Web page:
Parker could have done any number of things similar to planting doubt in Spenser and Susan's relationship. He could have put Hawk more at odds with Spenser, he could have made Quirk less tolerant of Spenser getting involved in police business, and so on.

Dave White said...

The problem now--I think--is that Parker has so Spenser-centrified his universe that no one hates him. I would love to find a way Hawk and Spenser could be at odds again. Ultimately, Hawk is still a hitman, but he rarely seems to be killing people except for anyone Spenser needs killed. In fact, one of the best moments in one of the novels was when someone tried to hire Hawk to kill Spenser and Hawk turned him down, then went and told Spenser. I thought that was very clever, but it's happened a few time since, if I remember correctly.

I've long said that the only way to shake up the Spenser world is to have Hawk kill Susan and send Spenser on a rampage of revenge. But everyone in the novels loves Susan, so that could never happen. Isn't the Gray Man even on Spenser's side now?

raymondomagnifico said...

I've long said that the only way to shake up the Spenser world is to have Hawk kill Susan and send Spenser on a rampage of revenge.

Now that would definitely be a departure!

Since Hawk's criminial activities have taken a back seat to his status as Spenser's backup (and warped double), Parker has introduced several more overtly criminal characters who, in turn, have also shown a more noble side.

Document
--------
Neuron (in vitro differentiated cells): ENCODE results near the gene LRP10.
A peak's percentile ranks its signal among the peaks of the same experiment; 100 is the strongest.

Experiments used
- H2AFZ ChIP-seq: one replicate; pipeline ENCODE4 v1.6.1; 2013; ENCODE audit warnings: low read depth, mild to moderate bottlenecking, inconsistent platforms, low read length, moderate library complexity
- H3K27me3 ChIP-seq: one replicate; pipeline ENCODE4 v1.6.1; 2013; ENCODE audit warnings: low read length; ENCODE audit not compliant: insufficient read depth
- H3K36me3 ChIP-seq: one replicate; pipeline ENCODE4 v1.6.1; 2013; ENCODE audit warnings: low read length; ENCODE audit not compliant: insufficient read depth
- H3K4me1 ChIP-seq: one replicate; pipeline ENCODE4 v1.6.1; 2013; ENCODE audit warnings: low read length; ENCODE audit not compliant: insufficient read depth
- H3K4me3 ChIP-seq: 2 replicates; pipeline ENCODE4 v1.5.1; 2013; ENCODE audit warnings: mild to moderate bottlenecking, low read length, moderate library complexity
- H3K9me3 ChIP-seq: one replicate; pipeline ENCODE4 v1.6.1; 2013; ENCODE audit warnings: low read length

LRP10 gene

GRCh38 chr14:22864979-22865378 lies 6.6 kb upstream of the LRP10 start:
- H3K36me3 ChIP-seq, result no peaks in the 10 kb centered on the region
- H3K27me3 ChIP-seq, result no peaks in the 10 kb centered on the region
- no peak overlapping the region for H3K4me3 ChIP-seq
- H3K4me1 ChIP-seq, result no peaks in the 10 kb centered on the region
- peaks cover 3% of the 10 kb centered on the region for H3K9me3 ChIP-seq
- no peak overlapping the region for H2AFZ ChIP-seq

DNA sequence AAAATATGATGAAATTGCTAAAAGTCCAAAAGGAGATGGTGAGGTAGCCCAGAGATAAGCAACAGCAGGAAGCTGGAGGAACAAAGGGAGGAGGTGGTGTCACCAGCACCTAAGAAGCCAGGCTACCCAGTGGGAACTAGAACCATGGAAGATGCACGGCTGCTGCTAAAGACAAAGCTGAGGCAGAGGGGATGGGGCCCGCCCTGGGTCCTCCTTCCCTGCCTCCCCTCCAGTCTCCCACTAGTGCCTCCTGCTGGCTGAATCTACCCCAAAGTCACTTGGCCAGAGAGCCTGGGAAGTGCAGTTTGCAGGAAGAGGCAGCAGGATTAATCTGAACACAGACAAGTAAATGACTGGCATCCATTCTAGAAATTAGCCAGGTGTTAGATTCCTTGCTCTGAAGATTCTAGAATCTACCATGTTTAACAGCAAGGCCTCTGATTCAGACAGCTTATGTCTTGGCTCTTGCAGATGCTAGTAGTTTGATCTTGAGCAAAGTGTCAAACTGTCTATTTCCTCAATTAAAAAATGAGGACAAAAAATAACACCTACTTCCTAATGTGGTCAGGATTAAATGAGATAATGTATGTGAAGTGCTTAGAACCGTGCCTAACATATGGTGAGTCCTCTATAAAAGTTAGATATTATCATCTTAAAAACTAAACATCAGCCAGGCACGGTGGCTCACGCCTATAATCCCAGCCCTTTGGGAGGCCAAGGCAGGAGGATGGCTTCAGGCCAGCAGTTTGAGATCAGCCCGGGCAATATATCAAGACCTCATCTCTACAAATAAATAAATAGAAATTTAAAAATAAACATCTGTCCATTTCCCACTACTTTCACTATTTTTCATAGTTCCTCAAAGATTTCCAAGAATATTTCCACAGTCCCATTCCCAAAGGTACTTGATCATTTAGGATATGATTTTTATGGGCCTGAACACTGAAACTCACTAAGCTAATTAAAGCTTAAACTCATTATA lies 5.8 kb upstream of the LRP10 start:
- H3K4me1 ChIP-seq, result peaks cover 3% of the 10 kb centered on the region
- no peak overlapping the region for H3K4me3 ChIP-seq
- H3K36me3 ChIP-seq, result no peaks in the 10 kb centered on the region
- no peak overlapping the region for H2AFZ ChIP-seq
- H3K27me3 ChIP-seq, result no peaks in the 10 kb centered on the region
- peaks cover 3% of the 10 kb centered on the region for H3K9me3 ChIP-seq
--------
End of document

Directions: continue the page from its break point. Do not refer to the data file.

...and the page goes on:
This is starting to sound like someone's thesis!

Gerald So said...

...Parker has introduced several more overtly criminal characters who, in turn, have also shown a more noble side.

But is this a good thing? I prefer the grayer, less categorizable Spenser (and Hawk) of the past.

raymondomagnifico said...

I can't say if it's good, but I think we're back to the damned if you do/don't argument.
Hawk's a self-described thug.
Vinnie's a shooter for a mob boss.
Both have backed Spenser to the detriment of their "careers."
When Parker highlights this dichotomy, it's "same old same old." When he doesn't beat us over the head with the fact that, for instance, Hawk's a stone killer, the characters are going soft.

Gerald So said...

When Parker highlights this dichotomy, it's "same old same old." When he doesn't beat us over the head with the fact that, for instance, Hawk's a stone killer, the characters are going soft.

I see your point, which is why I think Parker ought to have taken a break from Spenser. That way at least the same old same old wouldn't seem so old. :)